If you feel a news story does not measure up to expected journalistic standards, bring it to the Journalism Dry Cleaner. Through our collective wisdom, we will strip it of all offensive dirt.




Friday, 25 June 2010


Has Africa gone full circle from blaming the ills afflicting the continent on previous European colonial masters, to now yearning for their return and wishing they had never left in the first place? That is the latest imperialist propaganda being peddled by one UK media outlet.

A story featured in BBC's Newsnight television programme woefully attempted to suggest Sierra Leonians are almost begging for the return of Britain as a colonial master.

True, the UK played a decisive role in ending the Sierra Leone civil war that had torn the country asunder and exposed its citizens to untold suffering. So you would expect the same people to speak highly of the British, from the point of view of being grateful to their 'almighty liberator.'

But the reporter, Allan Little, seemed to go overboard in his quest to question the apparent satisfaction with neo-colonialism in Sierra Leone. A clear misrepresentation of circumstances in my opinion, to generalize an assumption. This is how he he puts it:

"It is more than 50 years since the British left Sierra Leone and the country embraced independence, while the whole of the continent of Africa freed itself from the shackles of colonial domination. But now Sierra Leone wants its former colonisers to return with more help."

He seems to especially find delight in repeatedly asking Sierra Leone's Finance minister, whether the country is happy with the way Britain is once again dictating the political affairs of that West African state, and 'feigns' disbelief, when the minister says the former colonial master should even exert more influence.

In other words, the BBC reporter appears to be on a covert mission to glorify colonialism and deride Africa's quest for self-determination and independence from the British Empire imperial domination. It's almost like saying the struggles for independence were in vain.

Isn't it it ironic and amazing that the widely experienced and critically acclaimed Allan Little can belabour the point that many people in Sierra Leone cannot find a way out of poverty and prescribe British solutions, at a time when the UK is grappling with unprecedented economic difficulties and is in the process of implementing austerity measures to manage it's budgetary deficit?

Saturday, 19 June 2010


Away from the World Cup matches in South Africa, many UK journalists covering the global event, have been filing human interest stories. The trend has been to focus on blacks in the post-apartheid era. There's a missing link in the stories though.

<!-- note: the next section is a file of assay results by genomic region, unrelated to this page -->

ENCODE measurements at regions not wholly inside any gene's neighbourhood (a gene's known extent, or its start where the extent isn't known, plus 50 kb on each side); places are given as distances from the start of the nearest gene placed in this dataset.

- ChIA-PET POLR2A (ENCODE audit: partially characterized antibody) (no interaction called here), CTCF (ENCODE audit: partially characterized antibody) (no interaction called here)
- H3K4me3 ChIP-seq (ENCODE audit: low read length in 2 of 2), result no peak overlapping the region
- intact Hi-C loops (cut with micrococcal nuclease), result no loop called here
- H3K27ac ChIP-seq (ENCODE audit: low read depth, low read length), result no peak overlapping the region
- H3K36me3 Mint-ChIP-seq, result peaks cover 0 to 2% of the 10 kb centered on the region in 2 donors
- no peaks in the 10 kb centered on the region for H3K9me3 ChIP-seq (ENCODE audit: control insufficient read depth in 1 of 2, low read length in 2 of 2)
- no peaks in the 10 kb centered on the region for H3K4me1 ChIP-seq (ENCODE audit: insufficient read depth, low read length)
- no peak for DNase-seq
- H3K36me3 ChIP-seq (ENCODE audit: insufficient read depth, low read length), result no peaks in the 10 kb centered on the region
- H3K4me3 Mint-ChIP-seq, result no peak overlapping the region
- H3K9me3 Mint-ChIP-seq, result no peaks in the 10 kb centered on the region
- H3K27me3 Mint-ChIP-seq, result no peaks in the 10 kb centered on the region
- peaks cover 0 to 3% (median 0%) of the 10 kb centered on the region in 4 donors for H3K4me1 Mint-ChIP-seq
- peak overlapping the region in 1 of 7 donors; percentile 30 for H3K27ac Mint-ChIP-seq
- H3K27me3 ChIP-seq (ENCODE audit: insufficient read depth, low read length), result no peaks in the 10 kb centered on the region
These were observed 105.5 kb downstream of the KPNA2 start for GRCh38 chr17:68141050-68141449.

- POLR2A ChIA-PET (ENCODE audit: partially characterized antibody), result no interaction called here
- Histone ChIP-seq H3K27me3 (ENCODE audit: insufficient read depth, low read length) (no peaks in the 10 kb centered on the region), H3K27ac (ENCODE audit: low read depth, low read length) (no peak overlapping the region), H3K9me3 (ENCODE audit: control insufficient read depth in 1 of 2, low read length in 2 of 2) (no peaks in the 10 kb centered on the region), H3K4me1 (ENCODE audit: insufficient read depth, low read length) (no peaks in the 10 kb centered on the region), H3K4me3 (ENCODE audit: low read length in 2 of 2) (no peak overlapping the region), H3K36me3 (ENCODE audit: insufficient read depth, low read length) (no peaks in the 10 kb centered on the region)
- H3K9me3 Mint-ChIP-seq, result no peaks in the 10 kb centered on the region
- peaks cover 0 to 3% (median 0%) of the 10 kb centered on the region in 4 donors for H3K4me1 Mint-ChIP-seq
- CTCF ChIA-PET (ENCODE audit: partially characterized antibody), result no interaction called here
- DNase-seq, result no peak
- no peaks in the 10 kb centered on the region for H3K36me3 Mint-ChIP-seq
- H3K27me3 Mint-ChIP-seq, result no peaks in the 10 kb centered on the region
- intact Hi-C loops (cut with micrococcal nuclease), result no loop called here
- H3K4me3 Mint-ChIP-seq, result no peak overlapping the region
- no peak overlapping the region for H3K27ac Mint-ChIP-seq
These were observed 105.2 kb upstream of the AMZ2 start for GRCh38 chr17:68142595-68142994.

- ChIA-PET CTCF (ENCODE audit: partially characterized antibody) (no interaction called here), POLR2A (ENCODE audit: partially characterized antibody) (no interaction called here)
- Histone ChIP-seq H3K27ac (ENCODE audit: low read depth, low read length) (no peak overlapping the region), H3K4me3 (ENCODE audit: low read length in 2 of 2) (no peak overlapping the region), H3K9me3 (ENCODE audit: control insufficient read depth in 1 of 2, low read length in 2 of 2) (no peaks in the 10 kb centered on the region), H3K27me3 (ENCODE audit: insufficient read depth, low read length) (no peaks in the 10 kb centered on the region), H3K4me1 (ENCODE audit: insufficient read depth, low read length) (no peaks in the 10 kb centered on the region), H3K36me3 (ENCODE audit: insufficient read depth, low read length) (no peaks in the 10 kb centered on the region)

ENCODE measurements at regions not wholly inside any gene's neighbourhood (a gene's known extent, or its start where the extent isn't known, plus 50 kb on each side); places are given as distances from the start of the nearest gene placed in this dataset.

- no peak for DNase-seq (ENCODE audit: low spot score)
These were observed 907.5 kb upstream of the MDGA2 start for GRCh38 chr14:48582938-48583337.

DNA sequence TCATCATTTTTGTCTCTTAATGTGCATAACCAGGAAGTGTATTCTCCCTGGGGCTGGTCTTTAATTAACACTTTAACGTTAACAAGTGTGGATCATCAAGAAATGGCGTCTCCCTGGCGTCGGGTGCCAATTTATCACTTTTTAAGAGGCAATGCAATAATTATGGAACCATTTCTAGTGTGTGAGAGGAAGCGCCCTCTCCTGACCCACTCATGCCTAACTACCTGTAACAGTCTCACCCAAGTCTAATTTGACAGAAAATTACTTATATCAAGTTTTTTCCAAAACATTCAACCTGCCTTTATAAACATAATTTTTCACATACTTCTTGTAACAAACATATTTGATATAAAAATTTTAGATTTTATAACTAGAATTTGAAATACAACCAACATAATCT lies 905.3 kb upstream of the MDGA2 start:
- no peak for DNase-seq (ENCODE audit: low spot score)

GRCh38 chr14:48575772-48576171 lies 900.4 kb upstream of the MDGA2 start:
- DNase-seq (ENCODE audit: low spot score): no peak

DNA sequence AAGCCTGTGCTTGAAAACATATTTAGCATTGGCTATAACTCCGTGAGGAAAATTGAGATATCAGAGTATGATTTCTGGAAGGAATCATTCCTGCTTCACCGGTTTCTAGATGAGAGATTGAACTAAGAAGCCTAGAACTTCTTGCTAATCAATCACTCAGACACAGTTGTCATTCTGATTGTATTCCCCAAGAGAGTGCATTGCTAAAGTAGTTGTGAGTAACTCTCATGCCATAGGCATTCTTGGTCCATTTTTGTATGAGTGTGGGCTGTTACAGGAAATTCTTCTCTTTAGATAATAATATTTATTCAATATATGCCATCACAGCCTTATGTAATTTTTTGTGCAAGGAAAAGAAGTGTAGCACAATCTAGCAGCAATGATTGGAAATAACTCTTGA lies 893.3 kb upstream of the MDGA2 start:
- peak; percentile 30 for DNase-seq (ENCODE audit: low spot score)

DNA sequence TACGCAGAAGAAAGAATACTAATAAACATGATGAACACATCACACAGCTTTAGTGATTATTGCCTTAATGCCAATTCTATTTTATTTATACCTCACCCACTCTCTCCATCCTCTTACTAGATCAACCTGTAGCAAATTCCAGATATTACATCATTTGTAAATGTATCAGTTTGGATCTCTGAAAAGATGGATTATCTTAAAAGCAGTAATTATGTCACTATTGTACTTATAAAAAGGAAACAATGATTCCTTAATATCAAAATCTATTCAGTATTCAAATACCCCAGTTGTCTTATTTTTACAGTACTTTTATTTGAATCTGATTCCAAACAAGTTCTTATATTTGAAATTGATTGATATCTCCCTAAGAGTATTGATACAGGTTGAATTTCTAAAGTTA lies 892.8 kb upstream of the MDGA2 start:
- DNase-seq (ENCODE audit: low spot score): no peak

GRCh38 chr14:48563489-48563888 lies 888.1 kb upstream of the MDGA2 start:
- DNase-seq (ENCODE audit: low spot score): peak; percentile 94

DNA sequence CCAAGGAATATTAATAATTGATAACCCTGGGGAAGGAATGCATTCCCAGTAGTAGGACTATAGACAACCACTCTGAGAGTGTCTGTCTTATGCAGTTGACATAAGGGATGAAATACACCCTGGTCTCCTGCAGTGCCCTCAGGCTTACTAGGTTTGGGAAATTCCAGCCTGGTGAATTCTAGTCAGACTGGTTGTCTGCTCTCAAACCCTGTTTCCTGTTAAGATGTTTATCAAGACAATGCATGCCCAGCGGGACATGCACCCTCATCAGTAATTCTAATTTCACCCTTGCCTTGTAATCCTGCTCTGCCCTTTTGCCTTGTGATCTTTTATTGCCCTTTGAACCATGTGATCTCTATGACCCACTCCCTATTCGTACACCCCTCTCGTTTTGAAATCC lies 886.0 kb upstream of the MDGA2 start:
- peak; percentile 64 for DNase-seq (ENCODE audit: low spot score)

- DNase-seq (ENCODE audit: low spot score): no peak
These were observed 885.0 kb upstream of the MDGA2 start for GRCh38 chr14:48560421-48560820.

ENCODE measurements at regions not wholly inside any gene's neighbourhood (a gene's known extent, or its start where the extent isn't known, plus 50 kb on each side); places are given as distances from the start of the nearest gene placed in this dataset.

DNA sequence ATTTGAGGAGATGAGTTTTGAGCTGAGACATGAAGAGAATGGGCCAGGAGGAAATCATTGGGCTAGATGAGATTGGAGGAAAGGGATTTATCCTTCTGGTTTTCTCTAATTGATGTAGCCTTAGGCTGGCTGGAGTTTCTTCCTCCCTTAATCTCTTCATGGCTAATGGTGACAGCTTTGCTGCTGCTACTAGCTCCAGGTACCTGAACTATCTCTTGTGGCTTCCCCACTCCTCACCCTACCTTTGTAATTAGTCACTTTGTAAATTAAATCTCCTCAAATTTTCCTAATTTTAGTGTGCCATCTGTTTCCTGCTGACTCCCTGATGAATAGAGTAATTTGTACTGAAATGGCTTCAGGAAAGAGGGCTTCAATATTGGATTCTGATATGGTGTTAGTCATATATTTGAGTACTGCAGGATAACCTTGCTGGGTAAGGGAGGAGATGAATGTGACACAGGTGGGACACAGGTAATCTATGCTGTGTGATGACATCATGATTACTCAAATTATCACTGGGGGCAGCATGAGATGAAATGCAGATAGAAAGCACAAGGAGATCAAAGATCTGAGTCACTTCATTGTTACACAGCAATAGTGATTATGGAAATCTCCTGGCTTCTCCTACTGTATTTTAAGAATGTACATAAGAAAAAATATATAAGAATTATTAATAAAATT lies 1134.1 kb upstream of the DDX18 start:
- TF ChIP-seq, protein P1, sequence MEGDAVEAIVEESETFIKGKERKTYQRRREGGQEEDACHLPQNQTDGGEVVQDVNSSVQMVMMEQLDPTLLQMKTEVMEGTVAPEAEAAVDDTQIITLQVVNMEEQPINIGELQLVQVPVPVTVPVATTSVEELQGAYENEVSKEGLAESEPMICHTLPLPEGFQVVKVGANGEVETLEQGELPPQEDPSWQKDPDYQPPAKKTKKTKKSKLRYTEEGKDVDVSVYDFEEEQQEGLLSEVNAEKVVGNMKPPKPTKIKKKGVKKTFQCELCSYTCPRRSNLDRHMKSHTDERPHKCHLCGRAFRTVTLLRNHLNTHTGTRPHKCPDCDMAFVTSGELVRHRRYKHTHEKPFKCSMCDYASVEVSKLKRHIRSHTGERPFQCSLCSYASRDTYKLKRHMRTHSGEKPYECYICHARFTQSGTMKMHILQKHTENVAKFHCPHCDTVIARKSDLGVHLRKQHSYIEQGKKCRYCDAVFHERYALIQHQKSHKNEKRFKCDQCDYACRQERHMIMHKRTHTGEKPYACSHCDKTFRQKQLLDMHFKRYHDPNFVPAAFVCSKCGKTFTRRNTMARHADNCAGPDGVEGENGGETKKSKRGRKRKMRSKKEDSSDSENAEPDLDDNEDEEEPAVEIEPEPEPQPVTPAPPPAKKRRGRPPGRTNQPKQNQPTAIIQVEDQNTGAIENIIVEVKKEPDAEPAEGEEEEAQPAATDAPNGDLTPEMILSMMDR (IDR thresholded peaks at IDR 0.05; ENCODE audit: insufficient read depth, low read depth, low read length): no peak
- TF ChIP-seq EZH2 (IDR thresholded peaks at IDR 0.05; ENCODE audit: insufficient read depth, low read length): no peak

Apartheid was not just about the subjugation of the majority black South Africans by the whites. It was also about the whites lording over the blacks and using their military might to sustain this abomination.

So it's all well and good to showcase the reflections of blacks and how they finally subdued the apartheid monster after four decades of a dedicated struggle. But that is just half the picture.

It would also be immensely interesting to find out how the whites are coping with the loss of their historical and despicable political domination in South Africa.

Critics might rightly argue this would open up racial wounds that the country has been struggling to heal in the post-apartheid era. But isn't the risk there as well, when telling the same story from the blacks' point of view?

Somebody needs to tell the world if at all the whites have truly shed off their mistaken superiority aura in a typically black man's country. Are they suffering from any hangups of domination or are they genuinely repentant and willing to integrate?

The last time I was in Cape Town, I had a strong feeling that racial inequalities still existed, despite the dismantling of the apartheid regime. I never did come across mixed marriages or even a case of dating across the racial divide.

So yes. we know the blacks are still struggling despite taking over political leadership. But a little insight into the ordinary lives of white South Africans, on the sidelines of the World Cup coverage, would be a welcomed change.

Friday, 11 June 2010